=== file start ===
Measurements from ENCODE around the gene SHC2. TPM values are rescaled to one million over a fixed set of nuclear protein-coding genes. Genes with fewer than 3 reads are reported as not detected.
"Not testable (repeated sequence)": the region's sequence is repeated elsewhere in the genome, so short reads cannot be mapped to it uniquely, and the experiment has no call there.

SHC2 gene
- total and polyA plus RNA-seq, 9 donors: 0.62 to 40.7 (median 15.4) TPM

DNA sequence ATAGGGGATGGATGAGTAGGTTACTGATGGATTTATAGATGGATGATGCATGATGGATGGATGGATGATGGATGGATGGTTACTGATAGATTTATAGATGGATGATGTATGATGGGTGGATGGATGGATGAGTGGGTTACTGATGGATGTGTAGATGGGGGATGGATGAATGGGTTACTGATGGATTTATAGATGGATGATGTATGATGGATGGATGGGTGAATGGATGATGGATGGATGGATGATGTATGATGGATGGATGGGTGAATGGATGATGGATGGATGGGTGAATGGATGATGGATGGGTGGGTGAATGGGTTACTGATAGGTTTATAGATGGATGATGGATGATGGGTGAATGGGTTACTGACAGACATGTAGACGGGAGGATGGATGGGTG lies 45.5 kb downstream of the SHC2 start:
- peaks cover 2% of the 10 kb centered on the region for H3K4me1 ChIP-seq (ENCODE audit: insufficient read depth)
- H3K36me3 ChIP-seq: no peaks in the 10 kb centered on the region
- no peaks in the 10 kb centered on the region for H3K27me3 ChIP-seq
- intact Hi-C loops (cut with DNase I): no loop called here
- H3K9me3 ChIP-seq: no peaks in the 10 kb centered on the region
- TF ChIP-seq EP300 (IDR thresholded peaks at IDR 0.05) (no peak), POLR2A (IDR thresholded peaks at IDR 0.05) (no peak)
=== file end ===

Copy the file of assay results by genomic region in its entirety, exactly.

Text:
Measurements from ENCODE around the gene SHC2. TPM values are rescaled to one million over a fixed set of nuclear protein-coding genes. Genes with fewer than 3 reads are reported as not detected.
"Not testable (repeated sequence)": the region's sequence is repeated elsewhere in the genome, so short reads cannot be mapped to it uniquely, and the experiment has no call there.

SHC2 gene
- total and polyA plus RNA-seq, 9 donors: 0.62 to 40.7 (median 15.4) TPM

DNA sequence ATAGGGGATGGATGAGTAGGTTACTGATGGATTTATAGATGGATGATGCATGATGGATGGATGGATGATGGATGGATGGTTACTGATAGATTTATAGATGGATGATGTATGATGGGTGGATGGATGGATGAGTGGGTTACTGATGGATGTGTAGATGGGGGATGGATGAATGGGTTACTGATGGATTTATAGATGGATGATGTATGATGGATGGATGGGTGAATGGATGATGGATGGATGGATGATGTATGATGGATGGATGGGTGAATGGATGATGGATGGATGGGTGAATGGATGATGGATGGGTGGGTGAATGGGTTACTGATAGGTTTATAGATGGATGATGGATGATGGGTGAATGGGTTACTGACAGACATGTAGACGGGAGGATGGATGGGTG lies 45.5 kb downstream of the SHC2 start:
- peaks cover 2% of the 10 kb centered on the region for H3K4me1 ChIP-seq (ENCODE audit: insufficient read depth)
- H3K36me3 ChIP-seq: no peaks in the 10 kb centered on the region
- no peaks in the 10 kb centered on the region for H3K27me3 ChIP-seq
- intact Hi-C loops (cut with DNase I): no loop called here
- H3K9me3 ChIP-seq: no peaks in the 10 kb centered on the region
- TF ChIP-seq EP300 (IDR thresholded peaks at IDR 0.05) (no peak), POLR2A (IDR thresholded peaks at IDR 0.05) (no peak)